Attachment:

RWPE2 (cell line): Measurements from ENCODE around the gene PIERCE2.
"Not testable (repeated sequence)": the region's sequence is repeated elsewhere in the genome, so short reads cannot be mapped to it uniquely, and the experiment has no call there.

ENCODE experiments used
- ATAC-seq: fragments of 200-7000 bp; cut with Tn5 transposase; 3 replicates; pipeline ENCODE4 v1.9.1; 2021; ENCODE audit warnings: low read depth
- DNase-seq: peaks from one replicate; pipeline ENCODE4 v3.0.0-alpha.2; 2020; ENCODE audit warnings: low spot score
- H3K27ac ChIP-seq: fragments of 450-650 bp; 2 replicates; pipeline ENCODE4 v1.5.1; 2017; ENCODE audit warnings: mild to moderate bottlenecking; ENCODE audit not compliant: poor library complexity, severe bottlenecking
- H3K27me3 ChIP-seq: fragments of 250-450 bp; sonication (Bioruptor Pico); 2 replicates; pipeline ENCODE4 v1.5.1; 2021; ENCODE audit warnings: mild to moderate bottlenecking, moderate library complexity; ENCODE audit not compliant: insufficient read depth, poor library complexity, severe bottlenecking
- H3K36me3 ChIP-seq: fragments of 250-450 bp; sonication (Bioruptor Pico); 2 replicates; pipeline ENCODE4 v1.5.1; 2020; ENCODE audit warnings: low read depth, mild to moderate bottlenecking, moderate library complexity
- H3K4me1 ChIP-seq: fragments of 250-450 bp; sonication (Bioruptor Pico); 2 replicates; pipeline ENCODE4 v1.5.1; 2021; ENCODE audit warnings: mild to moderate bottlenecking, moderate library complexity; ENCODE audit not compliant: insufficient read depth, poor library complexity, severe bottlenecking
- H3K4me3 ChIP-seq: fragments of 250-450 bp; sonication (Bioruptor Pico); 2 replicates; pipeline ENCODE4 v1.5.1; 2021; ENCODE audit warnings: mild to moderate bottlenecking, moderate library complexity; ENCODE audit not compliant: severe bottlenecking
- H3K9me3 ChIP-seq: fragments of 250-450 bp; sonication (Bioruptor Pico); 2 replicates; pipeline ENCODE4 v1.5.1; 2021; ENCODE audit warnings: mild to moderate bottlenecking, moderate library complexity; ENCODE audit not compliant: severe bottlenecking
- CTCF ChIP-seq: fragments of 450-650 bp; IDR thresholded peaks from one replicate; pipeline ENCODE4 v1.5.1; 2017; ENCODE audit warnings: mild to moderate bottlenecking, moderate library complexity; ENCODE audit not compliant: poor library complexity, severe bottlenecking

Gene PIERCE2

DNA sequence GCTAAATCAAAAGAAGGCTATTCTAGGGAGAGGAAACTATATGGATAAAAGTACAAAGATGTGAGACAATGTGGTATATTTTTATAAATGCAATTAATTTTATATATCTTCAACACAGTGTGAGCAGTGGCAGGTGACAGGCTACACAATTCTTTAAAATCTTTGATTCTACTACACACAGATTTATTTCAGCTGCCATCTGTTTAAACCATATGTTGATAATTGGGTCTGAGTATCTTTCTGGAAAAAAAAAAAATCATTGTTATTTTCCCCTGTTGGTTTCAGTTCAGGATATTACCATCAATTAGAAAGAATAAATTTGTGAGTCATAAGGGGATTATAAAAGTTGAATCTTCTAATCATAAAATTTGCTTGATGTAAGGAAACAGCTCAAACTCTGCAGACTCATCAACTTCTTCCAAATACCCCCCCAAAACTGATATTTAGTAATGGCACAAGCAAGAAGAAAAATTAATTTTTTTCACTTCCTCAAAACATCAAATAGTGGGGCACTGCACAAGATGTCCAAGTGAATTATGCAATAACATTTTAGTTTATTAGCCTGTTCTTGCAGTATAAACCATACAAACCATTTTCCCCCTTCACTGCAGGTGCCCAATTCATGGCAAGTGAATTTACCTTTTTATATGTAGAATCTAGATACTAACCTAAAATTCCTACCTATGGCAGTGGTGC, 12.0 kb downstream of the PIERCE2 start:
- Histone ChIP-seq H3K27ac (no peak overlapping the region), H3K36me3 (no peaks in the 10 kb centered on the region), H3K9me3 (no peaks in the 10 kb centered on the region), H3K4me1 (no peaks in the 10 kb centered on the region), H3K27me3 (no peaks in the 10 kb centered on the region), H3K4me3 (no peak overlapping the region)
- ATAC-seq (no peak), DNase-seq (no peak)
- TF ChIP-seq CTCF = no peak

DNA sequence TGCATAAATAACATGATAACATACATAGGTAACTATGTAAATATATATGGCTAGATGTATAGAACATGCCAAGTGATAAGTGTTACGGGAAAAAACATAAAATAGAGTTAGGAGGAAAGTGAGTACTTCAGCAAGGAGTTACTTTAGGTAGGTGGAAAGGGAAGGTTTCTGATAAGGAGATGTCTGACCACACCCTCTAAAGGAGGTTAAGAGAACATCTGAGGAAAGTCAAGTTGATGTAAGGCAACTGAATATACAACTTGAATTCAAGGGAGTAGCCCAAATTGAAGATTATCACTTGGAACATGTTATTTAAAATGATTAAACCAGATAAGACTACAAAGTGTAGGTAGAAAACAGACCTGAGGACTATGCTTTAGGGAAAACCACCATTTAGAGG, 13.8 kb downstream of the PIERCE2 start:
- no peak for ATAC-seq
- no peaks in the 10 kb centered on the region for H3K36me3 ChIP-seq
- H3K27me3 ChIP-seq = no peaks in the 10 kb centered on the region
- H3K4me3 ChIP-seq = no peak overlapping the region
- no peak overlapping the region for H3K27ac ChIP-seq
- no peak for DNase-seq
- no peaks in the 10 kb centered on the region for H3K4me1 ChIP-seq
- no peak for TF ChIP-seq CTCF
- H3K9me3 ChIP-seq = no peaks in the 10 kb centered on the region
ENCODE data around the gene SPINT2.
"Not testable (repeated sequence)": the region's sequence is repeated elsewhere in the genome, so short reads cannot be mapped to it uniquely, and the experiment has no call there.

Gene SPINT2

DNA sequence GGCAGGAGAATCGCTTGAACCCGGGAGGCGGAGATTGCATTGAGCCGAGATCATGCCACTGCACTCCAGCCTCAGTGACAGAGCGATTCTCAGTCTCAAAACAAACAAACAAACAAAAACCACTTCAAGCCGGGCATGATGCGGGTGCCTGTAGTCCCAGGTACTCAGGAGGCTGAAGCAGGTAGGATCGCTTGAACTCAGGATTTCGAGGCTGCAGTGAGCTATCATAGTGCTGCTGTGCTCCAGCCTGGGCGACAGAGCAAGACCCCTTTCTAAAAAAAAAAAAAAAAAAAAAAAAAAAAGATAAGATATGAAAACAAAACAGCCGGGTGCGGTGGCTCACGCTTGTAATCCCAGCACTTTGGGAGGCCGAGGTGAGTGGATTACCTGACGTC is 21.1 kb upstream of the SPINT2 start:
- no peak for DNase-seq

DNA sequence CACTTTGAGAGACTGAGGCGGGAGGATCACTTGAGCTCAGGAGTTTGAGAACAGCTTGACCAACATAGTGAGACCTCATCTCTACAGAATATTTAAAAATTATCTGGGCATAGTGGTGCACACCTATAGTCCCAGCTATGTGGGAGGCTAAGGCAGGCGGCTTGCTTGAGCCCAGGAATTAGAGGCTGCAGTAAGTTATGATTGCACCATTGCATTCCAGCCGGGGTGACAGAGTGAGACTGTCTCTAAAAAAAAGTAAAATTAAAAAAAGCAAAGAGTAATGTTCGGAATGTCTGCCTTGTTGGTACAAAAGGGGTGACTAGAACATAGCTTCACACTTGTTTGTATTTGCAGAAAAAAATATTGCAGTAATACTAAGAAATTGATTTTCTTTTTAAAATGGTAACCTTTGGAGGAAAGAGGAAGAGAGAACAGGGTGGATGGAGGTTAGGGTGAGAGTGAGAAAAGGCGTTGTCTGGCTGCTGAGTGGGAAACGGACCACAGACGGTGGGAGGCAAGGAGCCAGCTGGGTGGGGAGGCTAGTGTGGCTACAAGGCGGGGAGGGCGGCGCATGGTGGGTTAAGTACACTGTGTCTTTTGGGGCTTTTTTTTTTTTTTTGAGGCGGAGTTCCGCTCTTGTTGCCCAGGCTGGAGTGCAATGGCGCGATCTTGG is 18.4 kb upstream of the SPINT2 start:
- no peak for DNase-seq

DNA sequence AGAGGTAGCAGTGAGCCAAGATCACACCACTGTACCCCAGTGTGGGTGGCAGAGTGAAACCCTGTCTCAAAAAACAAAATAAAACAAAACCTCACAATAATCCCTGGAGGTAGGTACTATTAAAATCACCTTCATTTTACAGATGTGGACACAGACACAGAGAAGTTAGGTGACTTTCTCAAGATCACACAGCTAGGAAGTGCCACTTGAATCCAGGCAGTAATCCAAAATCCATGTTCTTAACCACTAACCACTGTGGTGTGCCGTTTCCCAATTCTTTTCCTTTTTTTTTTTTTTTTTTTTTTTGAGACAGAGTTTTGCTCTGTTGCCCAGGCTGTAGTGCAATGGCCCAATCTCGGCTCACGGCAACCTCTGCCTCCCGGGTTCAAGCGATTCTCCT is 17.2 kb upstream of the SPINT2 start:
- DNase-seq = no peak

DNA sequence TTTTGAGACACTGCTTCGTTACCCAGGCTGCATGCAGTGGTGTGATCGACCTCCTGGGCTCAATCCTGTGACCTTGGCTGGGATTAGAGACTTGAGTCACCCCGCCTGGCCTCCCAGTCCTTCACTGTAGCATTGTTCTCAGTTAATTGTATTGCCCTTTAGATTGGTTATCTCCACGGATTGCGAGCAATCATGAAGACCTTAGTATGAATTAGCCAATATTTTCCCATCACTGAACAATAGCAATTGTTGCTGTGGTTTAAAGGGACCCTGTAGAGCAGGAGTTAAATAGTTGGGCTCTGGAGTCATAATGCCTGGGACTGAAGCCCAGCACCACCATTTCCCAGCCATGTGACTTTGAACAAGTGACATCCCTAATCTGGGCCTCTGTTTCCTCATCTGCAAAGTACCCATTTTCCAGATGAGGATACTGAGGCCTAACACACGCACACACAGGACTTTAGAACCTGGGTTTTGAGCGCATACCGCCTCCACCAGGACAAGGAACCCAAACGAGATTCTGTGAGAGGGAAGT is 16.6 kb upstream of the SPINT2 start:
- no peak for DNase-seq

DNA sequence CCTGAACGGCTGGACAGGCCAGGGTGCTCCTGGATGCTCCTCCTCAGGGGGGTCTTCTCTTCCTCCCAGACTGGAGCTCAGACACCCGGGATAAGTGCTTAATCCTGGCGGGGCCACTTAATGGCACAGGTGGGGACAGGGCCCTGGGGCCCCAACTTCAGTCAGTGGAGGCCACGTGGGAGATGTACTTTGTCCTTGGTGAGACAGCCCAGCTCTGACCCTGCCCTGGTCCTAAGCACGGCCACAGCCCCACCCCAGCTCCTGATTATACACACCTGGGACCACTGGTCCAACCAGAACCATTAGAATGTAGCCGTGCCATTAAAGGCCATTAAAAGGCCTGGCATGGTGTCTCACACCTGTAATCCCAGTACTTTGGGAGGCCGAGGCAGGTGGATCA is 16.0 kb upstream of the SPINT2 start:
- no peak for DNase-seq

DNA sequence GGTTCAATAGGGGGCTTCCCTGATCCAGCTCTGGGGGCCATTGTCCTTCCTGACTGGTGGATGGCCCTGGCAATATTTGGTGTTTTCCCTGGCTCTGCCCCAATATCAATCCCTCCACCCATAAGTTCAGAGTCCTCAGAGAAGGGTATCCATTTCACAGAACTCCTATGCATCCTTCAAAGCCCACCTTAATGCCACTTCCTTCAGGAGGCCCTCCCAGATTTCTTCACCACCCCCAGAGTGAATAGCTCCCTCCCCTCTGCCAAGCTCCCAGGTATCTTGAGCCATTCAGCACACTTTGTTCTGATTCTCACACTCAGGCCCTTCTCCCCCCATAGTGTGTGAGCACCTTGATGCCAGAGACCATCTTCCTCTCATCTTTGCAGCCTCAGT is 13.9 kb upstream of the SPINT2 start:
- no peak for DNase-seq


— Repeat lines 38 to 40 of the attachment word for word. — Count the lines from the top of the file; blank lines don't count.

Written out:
- no peak for DNase-seq

DNA sequence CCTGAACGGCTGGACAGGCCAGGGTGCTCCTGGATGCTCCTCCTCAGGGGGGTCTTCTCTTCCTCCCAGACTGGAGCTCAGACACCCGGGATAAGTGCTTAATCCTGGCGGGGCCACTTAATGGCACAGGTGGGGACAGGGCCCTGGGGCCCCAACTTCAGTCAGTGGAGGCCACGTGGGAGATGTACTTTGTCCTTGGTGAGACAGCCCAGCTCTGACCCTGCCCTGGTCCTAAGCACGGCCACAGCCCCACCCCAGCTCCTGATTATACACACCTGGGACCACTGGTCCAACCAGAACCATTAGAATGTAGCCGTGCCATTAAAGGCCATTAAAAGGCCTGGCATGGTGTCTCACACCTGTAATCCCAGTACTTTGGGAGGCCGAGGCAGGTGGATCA is 16.0 kb upstream of the SPINT2 start:
- no peak for DNase-seq